As libertarians participate in a trans-ideological and trans-partisan effort that may overturn the warfare-police-surveillance state, the old media leaders seem to be taking on a mission to tame libertarianism’s adherents by defining them as mainly a subgroup in the Republican Party.
First, the Associated Press and Washington Post ran articles, respectively, in June and July absurdly portraying Libertarian Party candidates as “spoilers” for Republican candidates — as if Republican candidates have an automatic claim to the votes of people who desire to support libertarian ideas.
With August upon us, the New York Times takes its turn, publishing Thursday an article “Has the ‘Libertarian Moment’ Finally Arrived?”
The Times article is open enough in its presentation of this supposed libertarian-Republican natural bond that it mentions briefly US House of Representatives Republican leadership’s consideration in 2010 of denying then-Rep. Ron Paul (R-TX) the chairmanship of a monetary policy subcommittee in which Paul had served as ranking member under Democrat control of the House. But the article’s sanitized retelling leaves out entirely the history of the Republican leadership’s earlier successful actions to twice — in 2003 and 2005 — deny Paul a monetary policy subcommittee chairmanship.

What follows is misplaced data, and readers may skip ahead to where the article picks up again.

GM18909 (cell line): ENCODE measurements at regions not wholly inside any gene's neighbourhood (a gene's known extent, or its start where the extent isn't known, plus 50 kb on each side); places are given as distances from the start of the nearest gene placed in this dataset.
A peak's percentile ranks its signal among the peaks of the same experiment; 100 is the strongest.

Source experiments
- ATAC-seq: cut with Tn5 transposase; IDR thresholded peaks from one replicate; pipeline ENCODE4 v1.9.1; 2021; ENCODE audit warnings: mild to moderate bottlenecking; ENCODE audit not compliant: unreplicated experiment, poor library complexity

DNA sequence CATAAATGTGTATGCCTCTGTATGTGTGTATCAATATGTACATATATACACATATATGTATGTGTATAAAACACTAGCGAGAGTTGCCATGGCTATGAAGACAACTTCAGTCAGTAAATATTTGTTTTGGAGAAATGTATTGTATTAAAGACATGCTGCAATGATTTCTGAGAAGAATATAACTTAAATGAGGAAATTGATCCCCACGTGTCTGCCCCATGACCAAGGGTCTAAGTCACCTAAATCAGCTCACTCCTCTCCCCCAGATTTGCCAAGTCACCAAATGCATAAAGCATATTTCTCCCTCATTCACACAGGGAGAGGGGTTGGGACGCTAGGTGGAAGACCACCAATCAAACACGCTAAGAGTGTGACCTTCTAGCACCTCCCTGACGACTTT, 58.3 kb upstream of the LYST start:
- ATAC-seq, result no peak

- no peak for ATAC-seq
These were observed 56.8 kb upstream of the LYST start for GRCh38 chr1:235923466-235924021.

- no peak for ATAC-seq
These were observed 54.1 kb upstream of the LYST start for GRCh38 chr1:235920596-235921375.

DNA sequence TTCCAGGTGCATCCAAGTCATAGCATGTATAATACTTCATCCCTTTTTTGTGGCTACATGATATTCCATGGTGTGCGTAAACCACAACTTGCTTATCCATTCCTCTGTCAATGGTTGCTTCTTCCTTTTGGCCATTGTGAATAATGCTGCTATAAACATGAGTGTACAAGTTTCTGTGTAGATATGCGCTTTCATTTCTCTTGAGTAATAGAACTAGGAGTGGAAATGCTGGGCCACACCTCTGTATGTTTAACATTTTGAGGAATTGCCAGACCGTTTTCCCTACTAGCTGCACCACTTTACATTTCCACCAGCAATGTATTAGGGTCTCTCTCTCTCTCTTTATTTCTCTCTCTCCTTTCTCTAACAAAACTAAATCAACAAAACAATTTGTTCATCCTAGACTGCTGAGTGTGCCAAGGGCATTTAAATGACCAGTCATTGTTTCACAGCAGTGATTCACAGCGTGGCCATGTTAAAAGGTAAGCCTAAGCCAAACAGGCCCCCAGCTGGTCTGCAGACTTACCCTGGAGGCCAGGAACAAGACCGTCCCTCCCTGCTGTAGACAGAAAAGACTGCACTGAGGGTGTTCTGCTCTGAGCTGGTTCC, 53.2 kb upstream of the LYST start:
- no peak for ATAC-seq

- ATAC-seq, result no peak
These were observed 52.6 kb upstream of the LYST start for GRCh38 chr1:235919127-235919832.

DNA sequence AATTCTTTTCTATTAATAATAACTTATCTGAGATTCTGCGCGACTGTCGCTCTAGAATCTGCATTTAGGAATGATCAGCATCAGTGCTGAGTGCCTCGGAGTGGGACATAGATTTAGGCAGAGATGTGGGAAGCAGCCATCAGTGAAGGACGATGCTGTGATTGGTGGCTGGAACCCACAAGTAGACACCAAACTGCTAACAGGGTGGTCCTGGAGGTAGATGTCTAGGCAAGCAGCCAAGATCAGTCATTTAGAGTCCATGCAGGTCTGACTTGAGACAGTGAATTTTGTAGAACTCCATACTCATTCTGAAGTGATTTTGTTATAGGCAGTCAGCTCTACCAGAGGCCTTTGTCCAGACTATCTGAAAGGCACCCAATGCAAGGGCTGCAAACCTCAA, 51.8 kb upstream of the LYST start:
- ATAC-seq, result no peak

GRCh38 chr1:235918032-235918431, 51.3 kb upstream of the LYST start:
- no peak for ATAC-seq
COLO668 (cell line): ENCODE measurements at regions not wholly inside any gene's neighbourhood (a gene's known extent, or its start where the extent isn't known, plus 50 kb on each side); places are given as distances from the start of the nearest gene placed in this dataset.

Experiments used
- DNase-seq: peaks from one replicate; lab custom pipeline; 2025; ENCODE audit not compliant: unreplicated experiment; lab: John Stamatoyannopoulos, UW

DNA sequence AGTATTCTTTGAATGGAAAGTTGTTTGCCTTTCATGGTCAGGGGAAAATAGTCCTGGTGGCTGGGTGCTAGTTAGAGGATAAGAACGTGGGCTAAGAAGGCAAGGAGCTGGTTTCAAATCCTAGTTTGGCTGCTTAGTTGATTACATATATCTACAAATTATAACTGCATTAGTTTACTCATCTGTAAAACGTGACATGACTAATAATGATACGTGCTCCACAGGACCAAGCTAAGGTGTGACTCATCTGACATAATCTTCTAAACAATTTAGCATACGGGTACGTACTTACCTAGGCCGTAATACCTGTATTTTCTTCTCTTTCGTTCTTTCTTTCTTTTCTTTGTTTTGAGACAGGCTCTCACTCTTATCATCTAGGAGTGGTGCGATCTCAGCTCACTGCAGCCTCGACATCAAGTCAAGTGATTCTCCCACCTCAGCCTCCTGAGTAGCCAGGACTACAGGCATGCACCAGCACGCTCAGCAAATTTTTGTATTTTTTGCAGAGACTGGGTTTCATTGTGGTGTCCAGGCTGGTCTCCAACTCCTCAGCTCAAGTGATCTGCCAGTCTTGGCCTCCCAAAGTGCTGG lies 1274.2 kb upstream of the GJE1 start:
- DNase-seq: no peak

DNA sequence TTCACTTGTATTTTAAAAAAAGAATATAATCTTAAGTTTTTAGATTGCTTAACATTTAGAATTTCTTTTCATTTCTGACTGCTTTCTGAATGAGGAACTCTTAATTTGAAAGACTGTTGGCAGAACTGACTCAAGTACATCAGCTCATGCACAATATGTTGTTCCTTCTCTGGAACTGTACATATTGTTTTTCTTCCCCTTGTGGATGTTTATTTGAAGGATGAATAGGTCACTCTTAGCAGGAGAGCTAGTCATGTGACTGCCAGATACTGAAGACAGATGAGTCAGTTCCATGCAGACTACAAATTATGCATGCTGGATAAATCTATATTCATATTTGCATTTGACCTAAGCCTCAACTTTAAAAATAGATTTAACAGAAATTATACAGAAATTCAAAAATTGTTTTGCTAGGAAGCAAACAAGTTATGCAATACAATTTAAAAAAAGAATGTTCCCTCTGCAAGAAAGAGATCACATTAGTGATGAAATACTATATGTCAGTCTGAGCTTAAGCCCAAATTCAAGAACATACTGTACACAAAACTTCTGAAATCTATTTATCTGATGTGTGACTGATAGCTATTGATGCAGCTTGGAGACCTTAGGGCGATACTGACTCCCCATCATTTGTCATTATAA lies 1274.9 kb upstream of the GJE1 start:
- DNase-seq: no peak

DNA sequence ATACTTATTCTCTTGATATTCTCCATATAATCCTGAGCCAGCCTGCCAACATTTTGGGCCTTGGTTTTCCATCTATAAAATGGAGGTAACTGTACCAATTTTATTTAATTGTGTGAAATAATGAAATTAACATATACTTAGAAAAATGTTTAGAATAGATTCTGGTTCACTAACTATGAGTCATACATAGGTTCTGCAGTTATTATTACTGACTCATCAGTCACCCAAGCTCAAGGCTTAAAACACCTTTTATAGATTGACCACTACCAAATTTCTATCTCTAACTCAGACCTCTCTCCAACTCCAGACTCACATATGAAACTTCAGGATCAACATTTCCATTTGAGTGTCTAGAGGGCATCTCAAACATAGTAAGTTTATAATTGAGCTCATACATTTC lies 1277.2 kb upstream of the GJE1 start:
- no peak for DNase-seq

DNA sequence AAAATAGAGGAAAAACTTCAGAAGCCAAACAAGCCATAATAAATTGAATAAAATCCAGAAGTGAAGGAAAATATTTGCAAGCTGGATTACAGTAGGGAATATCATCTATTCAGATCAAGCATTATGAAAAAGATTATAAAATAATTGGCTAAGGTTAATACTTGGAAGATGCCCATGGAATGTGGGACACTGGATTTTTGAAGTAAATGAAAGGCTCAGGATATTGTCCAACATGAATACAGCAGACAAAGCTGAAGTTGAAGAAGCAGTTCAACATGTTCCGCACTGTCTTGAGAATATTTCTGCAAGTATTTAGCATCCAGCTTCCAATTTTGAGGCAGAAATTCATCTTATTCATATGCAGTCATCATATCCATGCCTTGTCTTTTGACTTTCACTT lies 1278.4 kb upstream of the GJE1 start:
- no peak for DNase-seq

This historical truncation related to the former libertarian representative and current RPI chairman conveniently makes more palatable the article’s message that libertarians support the Republican Party. Here, the article briefly states that message:
But not since the days of the Vietnam War and Nixon’s imperial presidency have libertarians seen much profit in an alliance with the big-government Democrats. Instead, ever since a newly inaugurated President Reagan declared, “Government is the problem,” politically practical libertarians have been more apt to cast their lot with the G.O.P.
This characterization of libertarians as bound to supporting Republican Party candidates permeates the entire article. For example, seven of the most talked about potential Republican presidential candidates are presented as potentially appealing to libertarian voters. Meanwhile, the article names no potential candidate outside of that purported libertarian electoral “home” as having any appeal to libertarians.
Like the AP and Washington Post articles, the Times article provides no real evidence to support its grand assertion. The Times and its counterparts seem to be following the tried-and-true course of repeatedly stating a false message to make it become conventional wisdom. With the rise of alternative news sources and the internet, this is a strategy that should with time be less and less successful.
The reality obvious to people familiar with Paul’s House campaigns, terms in the House, and presidential campaigns is that that the Republican Party leadership often acted to stifle Paul’s political efforts — from opposing Paul’s campaign to return to the House in 1996, to denying Paul his seniority for time served in the House in the 1970s and 80s after he won that 1996 election, to suppressing Paul presidential nomination votes at the Republican National Convention.